(Euro Papers. 18. January 1998.
Brussels. Tab. Ann. Free.)
As a follow-up to the round table of 15 May 1997 on the practicalities of introducing the euro, the Commission invited trade, tourism and consumer representatives to meet in order to identify ways of making it easier for consumers to understand and accept the new prices and scales of values in euros. The Commission's main concern in setting up this group was to identify the conditions conducive to developing the use of the euro during the transitional period, to determine ways of building confidence in a single currency, to define the needs of the various categories of traders and consumers and to receive proposals for solutions suited to each of these categories. This document sets out the Working Group's conclusions.
Without catalogue number
FINDINGS (Summary by the group’s secretariat)
The group began by acknowledging the central role that traders will play in helping people understand prices and scales of values and accept the euro. Consumers are in direct physical contact with traders on an almost daily basis, and are thus by definition in a monetary relationship. The shop provides a testing ground for purchasing power and the functioning and acceptability of methods of payment.
The group agrees that it is in the common interest of both traders and their customers to ensure they understand the mechanics of the euro. This will involve the following:
- ongoing education and information campaigns;
- gradual familiarisation with the euro during the transitional period (1999-2002).
The phase that will see the dual circulation of coins and banknotes (January-July 2002) is considered too short to provide sufficient familiarity with the euro for all social categories. In any case, use of the euro in the form of bank money will become increasingly popular as from 1999 owing to the supply of goods and services invoiced in euros by traders (large businesses, banks, insurance companies, etc.) and the demand generated by certain users. Traders will thus be called on by suppliers and customers to work in euros. It is in the general interest that this be done under optimum conditions. The group identified various approaches:
* educating and informing traders to ensure they can cope with this dual demand;
* organising participatory awareness campaigns for consumers (practical handling of the euro and dual indication of prices and values) to reassure them and ensure that mistrust of the euro and the risks inherent in changeover are not directed towards traders;
* for the above two approaches to be implemented effectively, a number of conditions contingent upon other sectors (mainly banking and the public authorities) will first have to be met.
1. Prior conditions:
In order to foster understanding via gradual familiarisation with the euro as from 1999, the group thinks it essential that:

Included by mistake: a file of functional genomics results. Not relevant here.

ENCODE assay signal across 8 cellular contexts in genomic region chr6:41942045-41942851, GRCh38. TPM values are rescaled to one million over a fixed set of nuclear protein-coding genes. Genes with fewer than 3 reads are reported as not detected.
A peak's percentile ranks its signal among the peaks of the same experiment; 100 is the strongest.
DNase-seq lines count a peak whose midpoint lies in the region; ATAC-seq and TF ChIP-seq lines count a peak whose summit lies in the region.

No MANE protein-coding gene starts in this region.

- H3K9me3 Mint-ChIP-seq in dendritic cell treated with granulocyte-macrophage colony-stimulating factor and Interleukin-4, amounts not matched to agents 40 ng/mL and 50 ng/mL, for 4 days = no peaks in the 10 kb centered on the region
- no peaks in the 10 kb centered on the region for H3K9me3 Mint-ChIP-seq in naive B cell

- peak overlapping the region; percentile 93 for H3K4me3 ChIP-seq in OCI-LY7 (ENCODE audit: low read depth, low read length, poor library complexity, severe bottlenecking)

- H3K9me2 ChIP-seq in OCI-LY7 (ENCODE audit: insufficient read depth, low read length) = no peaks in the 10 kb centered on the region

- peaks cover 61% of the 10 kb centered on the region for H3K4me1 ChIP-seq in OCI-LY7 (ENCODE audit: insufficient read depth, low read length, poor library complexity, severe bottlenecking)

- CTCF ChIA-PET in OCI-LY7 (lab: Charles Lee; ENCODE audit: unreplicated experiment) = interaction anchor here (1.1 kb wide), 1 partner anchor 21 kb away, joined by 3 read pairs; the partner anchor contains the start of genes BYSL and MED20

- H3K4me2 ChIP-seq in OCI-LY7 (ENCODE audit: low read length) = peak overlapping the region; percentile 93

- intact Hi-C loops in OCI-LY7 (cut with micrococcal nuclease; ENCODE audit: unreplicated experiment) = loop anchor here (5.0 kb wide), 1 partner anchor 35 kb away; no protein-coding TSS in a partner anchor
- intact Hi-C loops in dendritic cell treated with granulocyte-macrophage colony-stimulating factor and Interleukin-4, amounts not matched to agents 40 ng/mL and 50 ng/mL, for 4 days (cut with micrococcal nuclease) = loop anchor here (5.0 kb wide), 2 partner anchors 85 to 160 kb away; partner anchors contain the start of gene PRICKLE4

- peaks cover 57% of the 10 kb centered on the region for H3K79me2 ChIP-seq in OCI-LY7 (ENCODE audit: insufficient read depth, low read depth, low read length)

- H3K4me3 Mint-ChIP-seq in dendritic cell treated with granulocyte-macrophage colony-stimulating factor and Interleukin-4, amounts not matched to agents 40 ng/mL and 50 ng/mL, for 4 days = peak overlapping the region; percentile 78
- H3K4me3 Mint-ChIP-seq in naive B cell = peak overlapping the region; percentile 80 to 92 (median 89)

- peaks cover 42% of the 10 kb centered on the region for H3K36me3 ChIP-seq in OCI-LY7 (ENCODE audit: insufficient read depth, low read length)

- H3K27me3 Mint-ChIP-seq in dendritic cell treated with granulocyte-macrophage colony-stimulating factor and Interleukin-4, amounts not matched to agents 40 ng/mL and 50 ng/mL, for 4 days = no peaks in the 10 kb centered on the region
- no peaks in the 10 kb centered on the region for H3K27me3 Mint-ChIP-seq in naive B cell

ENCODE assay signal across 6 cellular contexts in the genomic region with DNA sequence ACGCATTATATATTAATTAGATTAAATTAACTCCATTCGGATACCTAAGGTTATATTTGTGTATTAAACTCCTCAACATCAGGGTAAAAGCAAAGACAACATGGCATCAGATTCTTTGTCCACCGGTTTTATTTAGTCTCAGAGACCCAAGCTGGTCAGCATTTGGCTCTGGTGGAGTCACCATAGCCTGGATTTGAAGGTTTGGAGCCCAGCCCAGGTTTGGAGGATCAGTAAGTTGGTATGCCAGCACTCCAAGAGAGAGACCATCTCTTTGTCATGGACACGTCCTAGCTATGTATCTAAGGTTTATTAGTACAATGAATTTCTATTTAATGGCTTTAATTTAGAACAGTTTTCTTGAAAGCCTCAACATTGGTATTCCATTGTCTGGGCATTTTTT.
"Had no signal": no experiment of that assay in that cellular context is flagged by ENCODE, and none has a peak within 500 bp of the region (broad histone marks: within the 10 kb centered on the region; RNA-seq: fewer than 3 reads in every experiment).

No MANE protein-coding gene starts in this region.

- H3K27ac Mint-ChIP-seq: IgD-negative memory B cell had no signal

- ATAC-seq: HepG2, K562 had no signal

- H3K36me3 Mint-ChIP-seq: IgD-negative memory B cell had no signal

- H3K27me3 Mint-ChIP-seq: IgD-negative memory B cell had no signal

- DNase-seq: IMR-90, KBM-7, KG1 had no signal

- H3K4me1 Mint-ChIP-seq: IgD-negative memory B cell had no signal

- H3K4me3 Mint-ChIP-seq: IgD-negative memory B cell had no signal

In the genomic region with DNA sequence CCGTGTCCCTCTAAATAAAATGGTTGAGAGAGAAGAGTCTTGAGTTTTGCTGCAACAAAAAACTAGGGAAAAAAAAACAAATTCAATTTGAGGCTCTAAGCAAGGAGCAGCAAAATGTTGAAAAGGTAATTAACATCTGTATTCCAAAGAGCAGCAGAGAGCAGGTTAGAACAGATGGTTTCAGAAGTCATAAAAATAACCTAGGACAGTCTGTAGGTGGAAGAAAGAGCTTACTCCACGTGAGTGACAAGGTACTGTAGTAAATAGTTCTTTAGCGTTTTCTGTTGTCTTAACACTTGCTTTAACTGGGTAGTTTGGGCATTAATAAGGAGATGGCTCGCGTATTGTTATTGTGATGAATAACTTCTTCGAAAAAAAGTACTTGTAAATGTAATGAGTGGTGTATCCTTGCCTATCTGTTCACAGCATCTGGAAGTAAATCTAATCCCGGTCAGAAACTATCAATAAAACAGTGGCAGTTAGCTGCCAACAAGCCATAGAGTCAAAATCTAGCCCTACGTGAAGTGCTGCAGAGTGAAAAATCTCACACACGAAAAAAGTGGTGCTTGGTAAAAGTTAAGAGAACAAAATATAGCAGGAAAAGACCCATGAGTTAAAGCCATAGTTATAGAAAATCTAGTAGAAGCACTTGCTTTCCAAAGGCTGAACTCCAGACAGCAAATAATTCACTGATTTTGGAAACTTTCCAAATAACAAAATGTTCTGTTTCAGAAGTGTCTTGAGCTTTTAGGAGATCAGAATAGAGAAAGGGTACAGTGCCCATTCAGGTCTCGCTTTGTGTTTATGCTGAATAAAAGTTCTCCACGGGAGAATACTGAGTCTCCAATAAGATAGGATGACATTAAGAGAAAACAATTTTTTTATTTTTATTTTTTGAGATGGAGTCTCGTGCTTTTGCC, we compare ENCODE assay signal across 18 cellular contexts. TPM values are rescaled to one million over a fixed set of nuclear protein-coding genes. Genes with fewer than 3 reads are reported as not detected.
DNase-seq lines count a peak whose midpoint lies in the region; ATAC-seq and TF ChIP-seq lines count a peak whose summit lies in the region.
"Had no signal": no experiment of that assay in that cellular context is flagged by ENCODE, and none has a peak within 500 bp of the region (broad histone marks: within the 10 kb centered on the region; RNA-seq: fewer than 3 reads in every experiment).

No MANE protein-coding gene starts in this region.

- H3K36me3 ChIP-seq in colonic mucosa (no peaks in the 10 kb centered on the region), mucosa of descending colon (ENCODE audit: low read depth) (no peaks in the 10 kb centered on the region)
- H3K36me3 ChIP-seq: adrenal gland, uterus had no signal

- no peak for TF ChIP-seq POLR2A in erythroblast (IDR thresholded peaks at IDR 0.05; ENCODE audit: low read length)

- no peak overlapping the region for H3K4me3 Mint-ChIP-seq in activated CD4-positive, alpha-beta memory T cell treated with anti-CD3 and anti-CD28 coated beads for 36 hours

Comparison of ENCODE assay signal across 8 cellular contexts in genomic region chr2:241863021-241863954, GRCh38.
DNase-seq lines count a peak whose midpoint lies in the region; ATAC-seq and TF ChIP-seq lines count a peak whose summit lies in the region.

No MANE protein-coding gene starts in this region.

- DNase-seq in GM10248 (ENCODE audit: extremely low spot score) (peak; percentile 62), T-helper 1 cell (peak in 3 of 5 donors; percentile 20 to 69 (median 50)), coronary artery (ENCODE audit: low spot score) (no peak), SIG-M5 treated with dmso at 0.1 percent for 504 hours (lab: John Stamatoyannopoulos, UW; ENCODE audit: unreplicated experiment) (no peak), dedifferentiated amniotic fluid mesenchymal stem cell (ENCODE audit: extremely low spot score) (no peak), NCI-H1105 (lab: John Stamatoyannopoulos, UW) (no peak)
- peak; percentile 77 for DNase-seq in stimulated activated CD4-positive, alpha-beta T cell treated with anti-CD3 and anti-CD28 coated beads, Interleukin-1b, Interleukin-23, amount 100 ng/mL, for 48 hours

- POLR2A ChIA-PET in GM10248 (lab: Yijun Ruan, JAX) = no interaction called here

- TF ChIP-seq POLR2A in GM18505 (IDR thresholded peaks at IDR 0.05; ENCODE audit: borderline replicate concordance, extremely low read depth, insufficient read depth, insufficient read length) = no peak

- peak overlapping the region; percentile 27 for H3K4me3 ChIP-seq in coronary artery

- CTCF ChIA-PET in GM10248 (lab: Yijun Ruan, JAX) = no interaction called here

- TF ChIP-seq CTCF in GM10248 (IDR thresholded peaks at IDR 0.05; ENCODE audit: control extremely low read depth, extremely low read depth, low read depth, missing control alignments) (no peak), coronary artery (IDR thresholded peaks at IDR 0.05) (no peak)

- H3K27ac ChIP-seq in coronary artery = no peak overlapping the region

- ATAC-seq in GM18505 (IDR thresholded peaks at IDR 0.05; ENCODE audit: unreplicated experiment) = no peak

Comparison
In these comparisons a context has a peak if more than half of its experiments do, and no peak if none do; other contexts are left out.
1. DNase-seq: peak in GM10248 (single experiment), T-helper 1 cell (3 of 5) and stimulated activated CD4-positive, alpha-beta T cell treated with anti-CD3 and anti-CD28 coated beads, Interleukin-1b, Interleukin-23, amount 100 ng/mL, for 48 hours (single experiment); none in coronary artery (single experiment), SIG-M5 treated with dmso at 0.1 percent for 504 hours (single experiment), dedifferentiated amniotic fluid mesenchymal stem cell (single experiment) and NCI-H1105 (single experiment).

2. Education and information campaigns:
In order to foster familiarity with, and build confidence in, the euro, initiatives geared specifically to traders and consumers should be organised as part of a general awareness campaign and supported by national and Community authorities, viz.:
3. Dual display of prices and values
The group considers the dual display of prices and values (details of which are yet to be decided on) indispensable for understanding the new prices and scales of values as from 1999. This would also make a major, and obvious, contribution to allaying recurrent fears about price increases. However, the group agrees that a general and systematic obligation to show two prices for each product is inappropriate. Opinions differ somewhat on the practical and legal arrangements for double pricing.
From the traders’ point of view, familiarisation could be facilitated by solutions such as dual pricing for basic consumer goods, displaying the total payable on the till receipt (which would not pose great problems) and providing other types of information to enable price comparisons (converters, price tables, interactive terminals, etc.).
Some consumers think regulation (albeit flexible) essential both before and after the introduction of coins and banknotes. Others would put regulation on hold pending the outcome of voluntary, negotiated and monitored arrangements.
Irrespective of the above, the group suggests that traders and consumers join forces to negotiate the rules to be applied as from 1999. These concern price display methods, practical payment arrangements and the minimum information to be given. Those that decided to apply these rules would be able to use a European label showing their commitment to do so. Compliance with, and the effectiveness of, these rules would have to be monitored by an independent body.
To this end, the group thinks that "local euro changeover monitoring centres" could be created. These would be responsible, amongst other things, for charting the general difficulties experienced by the different types of trader and consumer, monitoring application of the conversion rate and pricing practices, and helping settle non-fraudulent cases in the pre-litigation phase.